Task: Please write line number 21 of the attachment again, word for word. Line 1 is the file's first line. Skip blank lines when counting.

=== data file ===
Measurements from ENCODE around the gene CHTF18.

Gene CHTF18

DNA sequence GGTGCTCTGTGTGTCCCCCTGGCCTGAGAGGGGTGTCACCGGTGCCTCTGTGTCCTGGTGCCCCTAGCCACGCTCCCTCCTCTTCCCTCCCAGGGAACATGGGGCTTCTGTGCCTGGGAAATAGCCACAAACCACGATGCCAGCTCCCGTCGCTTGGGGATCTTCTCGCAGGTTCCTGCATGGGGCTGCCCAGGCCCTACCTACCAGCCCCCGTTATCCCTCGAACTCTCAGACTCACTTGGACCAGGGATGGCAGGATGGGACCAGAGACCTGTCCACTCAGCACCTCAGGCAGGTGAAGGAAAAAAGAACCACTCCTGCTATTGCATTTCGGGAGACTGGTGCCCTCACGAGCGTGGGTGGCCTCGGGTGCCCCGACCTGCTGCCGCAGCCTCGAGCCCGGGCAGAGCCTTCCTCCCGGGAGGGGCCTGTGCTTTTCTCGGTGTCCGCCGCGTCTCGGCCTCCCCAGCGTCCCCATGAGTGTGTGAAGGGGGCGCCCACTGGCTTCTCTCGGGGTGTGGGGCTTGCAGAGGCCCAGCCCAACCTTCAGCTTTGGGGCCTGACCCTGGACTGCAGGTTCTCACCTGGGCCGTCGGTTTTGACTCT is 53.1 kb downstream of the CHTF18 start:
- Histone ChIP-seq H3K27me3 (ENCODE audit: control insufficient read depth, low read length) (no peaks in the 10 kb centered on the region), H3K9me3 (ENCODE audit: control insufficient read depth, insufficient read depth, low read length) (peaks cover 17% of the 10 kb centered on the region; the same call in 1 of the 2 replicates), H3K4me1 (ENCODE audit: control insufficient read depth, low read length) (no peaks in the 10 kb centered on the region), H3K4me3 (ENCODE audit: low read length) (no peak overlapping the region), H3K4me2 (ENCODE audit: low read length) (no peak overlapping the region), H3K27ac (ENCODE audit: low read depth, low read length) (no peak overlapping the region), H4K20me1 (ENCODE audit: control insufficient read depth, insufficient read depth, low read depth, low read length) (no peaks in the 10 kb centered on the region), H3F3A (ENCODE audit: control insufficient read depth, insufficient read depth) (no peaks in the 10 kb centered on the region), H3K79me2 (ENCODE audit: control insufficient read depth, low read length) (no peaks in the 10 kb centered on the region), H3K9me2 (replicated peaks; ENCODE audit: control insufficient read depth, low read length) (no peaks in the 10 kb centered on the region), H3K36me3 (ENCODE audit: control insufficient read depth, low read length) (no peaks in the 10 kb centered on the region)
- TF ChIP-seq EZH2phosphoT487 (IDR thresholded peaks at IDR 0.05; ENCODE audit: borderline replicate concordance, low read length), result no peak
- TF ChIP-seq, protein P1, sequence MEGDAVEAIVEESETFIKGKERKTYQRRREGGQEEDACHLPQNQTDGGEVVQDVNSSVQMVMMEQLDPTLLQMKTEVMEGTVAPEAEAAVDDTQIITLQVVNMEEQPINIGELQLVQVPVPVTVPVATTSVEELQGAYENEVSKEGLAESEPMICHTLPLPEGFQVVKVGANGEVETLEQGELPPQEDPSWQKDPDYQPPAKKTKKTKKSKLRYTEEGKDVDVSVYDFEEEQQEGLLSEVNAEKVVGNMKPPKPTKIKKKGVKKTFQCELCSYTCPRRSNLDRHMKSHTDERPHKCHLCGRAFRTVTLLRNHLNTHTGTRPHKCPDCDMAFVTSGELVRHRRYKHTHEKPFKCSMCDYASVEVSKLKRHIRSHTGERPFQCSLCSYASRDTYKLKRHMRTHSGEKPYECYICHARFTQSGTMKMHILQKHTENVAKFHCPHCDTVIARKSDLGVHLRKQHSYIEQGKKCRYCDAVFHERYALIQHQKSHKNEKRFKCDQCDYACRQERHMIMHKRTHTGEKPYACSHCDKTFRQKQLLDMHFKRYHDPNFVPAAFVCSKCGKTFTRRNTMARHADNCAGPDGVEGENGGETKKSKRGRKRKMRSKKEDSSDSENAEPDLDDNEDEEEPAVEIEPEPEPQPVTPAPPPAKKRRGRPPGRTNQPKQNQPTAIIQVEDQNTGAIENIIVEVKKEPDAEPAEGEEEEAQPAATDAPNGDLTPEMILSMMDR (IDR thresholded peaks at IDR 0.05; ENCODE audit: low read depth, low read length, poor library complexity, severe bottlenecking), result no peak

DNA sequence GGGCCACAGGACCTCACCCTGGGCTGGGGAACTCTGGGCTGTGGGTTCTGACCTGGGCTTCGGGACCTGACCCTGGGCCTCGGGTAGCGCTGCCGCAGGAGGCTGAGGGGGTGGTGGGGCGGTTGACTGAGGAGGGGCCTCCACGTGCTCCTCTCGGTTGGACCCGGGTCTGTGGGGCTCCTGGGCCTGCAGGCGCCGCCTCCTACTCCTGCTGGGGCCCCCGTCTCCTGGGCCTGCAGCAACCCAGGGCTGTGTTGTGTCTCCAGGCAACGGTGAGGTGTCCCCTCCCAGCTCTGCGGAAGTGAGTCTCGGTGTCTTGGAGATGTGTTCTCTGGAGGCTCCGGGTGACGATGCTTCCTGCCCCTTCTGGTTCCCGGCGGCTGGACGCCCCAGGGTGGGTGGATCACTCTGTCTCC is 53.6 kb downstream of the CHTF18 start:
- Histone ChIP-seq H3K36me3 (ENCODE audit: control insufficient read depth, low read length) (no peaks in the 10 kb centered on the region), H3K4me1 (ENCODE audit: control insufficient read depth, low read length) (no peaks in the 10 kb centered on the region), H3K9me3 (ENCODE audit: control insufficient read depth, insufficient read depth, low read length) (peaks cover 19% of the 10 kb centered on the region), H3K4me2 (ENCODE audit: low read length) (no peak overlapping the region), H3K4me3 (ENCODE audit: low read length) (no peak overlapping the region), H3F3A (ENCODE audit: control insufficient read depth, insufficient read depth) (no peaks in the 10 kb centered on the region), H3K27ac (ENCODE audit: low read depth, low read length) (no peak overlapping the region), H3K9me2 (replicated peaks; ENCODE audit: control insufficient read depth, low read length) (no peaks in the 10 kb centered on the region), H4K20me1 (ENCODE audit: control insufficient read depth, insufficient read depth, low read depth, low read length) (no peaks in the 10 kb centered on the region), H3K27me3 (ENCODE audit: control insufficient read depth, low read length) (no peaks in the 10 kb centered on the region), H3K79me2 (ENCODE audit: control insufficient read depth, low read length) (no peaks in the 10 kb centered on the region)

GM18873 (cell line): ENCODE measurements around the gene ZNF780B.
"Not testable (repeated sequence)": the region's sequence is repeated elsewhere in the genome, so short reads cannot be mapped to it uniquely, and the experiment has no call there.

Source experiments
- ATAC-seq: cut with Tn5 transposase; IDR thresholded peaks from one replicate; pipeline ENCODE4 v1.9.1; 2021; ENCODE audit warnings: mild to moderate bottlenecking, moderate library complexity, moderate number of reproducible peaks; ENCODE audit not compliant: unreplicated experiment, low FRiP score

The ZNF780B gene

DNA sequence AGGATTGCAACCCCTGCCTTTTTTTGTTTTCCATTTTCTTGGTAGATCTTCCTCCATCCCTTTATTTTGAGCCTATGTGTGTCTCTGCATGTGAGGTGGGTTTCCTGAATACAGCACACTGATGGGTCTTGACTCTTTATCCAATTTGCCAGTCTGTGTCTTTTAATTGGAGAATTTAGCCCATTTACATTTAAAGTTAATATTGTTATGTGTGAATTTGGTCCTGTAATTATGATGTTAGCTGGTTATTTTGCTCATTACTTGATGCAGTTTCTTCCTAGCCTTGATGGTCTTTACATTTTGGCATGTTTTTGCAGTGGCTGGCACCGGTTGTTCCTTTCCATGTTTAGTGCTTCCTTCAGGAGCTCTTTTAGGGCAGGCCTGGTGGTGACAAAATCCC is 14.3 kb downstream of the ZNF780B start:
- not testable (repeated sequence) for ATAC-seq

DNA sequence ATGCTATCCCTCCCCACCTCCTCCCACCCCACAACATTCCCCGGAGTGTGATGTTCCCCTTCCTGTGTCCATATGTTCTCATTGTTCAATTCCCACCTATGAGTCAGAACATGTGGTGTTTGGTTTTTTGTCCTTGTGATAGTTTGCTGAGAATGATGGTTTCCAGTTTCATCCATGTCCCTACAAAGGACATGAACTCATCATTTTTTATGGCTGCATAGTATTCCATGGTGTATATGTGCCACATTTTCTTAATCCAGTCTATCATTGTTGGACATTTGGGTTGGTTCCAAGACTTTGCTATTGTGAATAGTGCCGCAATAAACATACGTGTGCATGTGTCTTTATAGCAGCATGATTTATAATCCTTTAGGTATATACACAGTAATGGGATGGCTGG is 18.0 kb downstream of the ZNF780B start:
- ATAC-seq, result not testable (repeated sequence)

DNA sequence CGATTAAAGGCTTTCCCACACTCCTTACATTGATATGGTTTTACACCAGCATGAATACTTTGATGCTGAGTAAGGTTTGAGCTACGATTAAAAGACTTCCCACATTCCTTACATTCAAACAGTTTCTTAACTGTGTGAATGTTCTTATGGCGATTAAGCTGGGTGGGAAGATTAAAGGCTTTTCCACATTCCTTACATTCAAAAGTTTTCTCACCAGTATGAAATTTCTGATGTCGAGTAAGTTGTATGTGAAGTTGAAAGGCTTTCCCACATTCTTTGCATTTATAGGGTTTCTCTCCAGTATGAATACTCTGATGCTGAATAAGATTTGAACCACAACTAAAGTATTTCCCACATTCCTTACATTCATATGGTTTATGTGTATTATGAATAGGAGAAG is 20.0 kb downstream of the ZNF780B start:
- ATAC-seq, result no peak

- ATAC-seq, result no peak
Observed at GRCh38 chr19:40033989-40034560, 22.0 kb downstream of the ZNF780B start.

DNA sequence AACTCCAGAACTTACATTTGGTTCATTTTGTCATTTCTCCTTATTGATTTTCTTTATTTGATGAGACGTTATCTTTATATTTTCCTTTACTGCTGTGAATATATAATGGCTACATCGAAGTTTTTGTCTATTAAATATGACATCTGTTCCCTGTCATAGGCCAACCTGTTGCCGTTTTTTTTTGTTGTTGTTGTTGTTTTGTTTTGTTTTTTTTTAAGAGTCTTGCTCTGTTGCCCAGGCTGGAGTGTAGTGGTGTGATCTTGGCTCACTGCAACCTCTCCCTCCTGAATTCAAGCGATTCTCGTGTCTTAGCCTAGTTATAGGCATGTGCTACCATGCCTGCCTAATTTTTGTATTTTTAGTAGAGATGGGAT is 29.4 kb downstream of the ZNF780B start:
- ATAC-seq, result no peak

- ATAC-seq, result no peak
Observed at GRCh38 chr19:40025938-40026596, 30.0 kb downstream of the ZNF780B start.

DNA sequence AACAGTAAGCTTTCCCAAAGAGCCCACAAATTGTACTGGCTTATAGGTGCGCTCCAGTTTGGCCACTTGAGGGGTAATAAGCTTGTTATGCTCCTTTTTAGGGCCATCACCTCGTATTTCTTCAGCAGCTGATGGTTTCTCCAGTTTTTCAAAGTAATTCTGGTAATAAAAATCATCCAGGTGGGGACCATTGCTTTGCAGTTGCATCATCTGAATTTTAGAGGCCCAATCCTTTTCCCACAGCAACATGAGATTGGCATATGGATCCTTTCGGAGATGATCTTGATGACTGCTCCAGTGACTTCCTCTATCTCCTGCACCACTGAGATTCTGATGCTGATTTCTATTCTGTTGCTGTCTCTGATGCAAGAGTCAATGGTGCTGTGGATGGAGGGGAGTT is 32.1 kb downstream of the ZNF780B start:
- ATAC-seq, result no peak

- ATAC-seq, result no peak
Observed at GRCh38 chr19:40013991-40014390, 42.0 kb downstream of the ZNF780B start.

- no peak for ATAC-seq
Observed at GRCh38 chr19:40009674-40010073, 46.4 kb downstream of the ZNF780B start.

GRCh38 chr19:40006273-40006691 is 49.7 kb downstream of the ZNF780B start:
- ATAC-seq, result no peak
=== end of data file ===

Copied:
Observed at GRCh38 chr19:40033989-40034560, 22.0 kb downstream of the ZNF780B start.